Ridgewood, New Jersey
Positive since 1981
I was diagnosed in 1981 with what was then known as GRID. Today, I am going on 32 years being HIV positive. In past decades, I led a very toxic lifestyle with weekend alcohol and cocaine use. I also smoked cigarettes. Why I am above ground even baffles me. Today, I have an undetectable viral load and am holding steady at about 1000 CD4 cells. I also have hepatitis B and C.
In the past, I tried many different types of treatment. In 1995, I went to Italy for “hyperthermia”—my body was heated to 100 degrees. I have drunk my own urine and tried heavy homeopathic and alternative therapies plus took mega-doses of supplements.
Then I got on the HIV meds cocktail in 1998. Now I am happy and healthy, but have recently started to lose some weight. I have always been tiny—never weighed more than 110 pounds at 5’2"—but now I am about 98 pounds and am going to start drinking whey protein shakes.
I was married to an HIV-negative man for 20 years and we recently amicably divorced for non-HIV reasons and are still best friends. I have a great family that is very close—and somewhat nuts—and we all laugh through life in general and are very real. I believe it takes a blend of certain positive ingredients and attitude to stay healthy, and I know I have been blessed. I am living proof you can live long-term with HIV and hepatitis, among other things. Hope this gives hope to any people who are newly diagnosed with HIV.
What three adjectives best describe you?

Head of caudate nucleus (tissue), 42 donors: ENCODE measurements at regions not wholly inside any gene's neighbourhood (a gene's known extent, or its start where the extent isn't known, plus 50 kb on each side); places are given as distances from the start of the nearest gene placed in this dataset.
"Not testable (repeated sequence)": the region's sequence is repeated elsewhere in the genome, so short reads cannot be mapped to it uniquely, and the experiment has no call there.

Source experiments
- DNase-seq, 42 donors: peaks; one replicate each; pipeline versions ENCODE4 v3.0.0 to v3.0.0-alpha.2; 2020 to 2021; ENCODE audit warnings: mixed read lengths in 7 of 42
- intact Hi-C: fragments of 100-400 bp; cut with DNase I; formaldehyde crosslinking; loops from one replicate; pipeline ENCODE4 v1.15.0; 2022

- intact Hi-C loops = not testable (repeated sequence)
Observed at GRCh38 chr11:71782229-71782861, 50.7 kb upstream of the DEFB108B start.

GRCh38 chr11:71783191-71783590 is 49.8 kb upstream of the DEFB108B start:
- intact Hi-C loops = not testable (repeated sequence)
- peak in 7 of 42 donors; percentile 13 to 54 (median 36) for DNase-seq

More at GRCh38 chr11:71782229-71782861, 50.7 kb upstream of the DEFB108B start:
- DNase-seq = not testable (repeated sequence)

Pro-active, positive thinker, accepting
What is your greatest achievement?
Truly living kindness my entire life. My “rubber meets the pavement” attitude and never being a hypocrite or living any facades
What is your greatest regret?
Picking up alcohol and cocaine. I am an addict who puts effort into abstinence. I regret picking up that first drink decades ago.
What keeps you up at night?
Fear of letting others down and also of getting sick and taking loved ones “hostage.” Wondering what life is all about in general and worrying about others
If you could change one thing about living with HIV, what would it be?
Knowing I indirectly gave it to myself. The concerns HIV puts on my family and loved ones. Also that it took away my career choices way back when
What is the best advice you ever received?
Dwell on wellness—not on sickness. Forgive myself and take responsibility for my choices and accept that it “all went the way it was supposed to go.”
What drives you to do what you do?
I have no clue!
If you had to evacuate your house immediately, what is the one thing you would grab on the way out?
My two cats
If you could be any animal, what would you be? And why?
Any animal because all animals are “pure”
Ridgewood, New Jersey